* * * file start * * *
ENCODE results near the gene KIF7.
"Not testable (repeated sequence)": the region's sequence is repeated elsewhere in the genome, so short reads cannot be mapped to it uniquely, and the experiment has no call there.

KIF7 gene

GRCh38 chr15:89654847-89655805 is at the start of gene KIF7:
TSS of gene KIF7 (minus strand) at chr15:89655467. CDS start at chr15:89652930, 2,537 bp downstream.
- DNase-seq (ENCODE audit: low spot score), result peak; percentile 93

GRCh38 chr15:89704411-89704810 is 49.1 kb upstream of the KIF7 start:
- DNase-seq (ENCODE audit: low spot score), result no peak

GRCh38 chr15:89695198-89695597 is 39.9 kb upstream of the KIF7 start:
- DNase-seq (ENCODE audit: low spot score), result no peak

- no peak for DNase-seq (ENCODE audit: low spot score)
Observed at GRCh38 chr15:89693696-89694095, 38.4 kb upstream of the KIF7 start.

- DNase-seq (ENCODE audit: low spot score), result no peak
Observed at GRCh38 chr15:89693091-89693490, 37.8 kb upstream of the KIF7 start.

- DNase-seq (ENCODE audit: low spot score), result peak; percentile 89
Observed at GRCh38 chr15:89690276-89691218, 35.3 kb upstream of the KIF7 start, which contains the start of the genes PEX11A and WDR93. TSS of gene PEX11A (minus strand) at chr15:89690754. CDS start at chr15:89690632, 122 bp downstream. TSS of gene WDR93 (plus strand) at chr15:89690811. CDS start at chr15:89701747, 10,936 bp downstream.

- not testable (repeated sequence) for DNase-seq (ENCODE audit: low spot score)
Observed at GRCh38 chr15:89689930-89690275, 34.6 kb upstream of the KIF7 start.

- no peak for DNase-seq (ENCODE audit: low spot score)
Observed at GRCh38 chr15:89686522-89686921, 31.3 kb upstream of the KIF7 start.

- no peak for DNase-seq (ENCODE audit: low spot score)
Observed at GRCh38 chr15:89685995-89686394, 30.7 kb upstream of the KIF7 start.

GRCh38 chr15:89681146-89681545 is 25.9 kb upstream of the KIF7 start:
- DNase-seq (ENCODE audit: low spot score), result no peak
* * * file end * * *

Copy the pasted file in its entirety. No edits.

ENCODE results near the gene KIF7.
"Not testable (repeated sequence)": the region's sequence is repeated elsewhere in the genome, so short reads cannot be mapped to it uniquely, and the experiment has no call there.

KIF7 gene

GRCh38 chr15:89654847-89655805 is at the start of gene KIF7:
TSS of gene KIF7 (minus strand) at chr15:89655467. CDS start at chr15:89652930, 2,537 bp downstream.
- DNase-seq (ENCODE audit: low spot score), result peak; percentile 93

GRCh38 chr15:89704411-89704810 is 49.1 kb upstream of the KIF7 start:
- DNase-seq (ENCODE audit: low spot score), result no peak

GRCh38 chr15:89695198-89695597 is 39.9 kb upstream of the KIF7 start:
- DNase-seq (ENCODE audit: low spot score), result no peak

- no peak for DNase-seq (ENCODE audit: low spot score)
Observed at GRCh38 chr15:89693696-89694095, 38.4 kb upstream of the KIF7 start.

- DNase-seq (ENCODE audit: low spot score), result no peak
Observed at GRCh38 chr15:89693091-89693490, 37.8 kb upstream of the KIF7 start.

- DNase-seq (ENCODE audit: low spot score), result peak; percentile 89
Observed at GRCh38 chr15:89690276-89691218, 35.3 kb upstream of the KIF7 start, which contains the start of the genes PEX11A and WDR93. TSS of gene PEX11A (minus strand) at chr15:89690754. CDS start at chr15:89690632, 122 bp downstream. TSS of gene WDR93 (plus strand) at chr15:89690811. CDS start at chr15:89701747, 10,936 bp downstream.

- not testable (repeated sequence) for DNase-seq (ENCODE audit: low spot score)
Observed at GRCh38 chr15:89689930-89690275, 34.6 kb upstream of the KIF7 start.

- no peak for DNase-seq (ENCODE audit: low spot score)
Observed at GRCh38 chr15:89686522-89686921, 31.3 kb upstream of the KIF7 start.

- no peak for DNase-seq (ENCODE audit: low spot score)
Observed at GRCh38 chr15:89685995-89686394, 30.7 kb upstream of the KIF7 start.

GRCh38 chr15:89681146-89681545 is 25.9 kb upstream of the KIF7 start:
- DNase-seq (ENCODE audit: low spot score), result no peak